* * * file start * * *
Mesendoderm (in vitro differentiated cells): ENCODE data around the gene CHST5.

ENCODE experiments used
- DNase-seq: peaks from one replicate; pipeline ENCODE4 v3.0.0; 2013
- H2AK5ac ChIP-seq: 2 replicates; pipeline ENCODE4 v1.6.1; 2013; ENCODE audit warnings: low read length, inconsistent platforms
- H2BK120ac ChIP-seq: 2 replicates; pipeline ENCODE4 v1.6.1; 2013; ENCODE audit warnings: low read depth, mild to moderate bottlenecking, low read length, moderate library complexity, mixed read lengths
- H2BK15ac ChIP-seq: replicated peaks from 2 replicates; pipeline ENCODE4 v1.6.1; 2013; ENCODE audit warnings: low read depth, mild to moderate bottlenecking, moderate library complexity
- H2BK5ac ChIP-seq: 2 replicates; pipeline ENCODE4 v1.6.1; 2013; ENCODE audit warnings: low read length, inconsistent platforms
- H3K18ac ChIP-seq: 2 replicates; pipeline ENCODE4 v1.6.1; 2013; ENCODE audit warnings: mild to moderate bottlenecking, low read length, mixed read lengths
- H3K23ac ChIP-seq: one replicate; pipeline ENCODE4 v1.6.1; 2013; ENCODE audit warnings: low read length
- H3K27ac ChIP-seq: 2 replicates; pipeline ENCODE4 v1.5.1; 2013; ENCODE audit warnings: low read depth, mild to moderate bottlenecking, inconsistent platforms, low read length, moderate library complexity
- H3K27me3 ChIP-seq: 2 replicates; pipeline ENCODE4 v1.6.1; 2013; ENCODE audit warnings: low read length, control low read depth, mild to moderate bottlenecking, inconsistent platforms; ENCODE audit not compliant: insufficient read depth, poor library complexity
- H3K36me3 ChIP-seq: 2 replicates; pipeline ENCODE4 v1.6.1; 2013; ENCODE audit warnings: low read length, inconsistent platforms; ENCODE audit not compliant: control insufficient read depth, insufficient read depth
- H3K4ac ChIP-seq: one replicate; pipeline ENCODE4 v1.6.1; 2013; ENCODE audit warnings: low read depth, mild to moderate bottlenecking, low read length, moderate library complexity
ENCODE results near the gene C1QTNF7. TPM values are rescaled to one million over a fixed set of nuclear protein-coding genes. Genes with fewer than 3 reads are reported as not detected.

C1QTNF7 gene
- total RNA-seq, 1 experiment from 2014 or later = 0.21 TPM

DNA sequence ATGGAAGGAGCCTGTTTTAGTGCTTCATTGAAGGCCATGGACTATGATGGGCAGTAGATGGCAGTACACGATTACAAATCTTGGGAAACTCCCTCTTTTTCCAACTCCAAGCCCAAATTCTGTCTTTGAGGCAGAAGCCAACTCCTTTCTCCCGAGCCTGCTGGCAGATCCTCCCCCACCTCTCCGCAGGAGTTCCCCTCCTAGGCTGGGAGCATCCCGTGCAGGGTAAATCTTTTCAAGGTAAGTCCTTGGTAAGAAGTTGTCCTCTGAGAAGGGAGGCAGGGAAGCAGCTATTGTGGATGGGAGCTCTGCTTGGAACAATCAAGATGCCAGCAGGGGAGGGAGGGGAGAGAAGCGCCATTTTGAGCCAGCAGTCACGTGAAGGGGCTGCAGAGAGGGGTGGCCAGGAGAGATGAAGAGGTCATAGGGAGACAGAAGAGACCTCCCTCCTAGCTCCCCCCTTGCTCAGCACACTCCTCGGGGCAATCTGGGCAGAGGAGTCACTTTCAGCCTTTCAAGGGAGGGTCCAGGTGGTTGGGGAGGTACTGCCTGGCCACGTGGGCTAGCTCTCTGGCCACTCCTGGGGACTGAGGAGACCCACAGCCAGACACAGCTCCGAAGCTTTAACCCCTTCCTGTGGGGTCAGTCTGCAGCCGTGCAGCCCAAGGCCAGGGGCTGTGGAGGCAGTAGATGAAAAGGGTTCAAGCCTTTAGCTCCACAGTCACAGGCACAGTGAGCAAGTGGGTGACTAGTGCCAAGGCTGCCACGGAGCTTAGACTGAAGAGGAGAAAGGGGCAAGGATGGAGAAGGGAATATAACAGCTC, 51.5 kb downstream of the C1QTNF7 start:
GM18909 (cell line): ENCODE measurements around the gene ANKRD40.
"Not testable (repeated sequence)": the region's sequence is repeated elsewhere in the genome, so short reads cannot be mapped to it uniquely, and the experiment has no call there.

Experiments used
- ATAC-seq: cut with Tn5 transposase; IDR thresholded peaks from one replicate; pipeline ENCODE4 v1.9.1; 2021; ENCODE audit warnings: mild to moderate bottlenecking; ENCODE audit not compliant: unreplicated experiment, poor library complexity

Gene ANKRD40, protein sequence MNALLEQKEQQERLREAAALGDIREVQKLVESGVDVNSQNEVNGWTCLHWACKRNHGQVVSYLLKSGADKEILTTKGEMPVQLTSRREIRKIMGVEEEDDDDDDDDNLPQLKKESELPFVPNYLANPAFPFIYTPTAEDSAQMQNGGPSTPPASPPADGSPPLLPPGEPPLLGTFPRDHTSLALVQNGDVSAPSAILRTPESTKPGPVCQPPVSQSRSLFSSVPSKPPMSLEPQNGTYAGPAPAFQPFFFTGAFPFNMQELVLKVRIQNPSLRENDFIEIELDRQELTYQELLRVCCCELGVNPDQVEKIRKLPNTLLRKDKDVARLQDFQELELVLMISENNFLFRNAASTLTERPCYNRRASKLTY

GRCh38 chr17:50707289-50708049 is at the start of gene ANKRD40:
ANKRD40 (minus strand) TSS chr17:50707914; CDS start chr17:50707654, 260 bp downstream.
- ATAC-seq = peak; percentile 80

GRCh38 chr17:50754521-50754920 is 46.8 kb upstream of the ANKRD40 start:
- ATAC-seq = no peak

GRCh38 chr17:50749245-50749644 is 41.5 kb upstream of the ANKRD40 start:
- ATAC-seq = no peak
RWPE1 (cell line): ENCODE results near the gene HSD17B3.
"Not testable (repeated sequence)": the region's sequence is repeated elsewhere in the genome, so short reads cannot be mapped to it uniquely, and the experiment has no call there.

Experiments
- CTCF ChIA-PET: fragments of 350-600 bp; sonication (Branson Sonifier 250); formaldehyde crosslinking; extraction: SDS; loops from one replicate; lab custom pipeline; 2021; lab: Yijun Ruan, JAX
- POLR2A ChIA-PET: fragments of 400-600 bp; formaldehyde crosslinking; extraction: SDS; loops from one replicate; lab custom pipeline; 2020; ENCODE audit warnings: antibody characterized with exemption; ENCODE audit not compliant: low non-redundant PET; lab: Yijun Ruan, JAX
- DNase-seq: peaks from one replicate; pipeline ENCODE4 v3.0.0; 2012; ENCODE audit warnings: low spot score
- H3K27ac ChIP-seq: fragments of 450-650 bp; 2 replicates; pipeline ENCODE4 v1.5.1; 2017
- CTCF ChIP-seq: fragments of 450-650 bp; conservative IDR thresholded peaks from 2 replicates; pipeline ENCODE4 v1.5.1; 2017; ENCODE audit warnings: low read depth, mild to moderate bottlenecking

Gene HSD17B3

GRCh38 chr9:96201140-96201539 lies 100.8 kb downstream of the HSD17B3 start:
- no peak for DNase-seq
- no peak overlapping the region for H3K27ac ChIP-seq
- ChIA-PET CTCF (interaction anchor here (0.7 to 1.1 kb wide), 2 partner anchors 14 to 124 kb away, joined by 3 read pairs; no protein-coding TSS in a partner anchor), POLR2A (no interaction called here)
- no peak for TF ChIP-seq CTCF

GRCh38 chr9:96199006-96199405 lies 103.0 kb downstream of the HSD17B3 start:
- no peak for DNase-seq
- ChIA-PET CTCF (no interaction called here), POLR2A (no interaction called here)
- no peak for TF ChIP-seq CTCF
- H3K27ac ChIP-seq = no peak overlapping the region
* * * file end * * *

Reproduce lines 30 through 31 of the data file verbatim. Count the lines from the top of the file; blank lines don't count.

RWPE1 (cell line): ENCODE results near the gene HSD17B3.
"Not testable (repeated sequence)": the region's sequence is repeated elsewhere in the genome, so short reads cannot be mapped to it uniquely, and the experiment has no call there.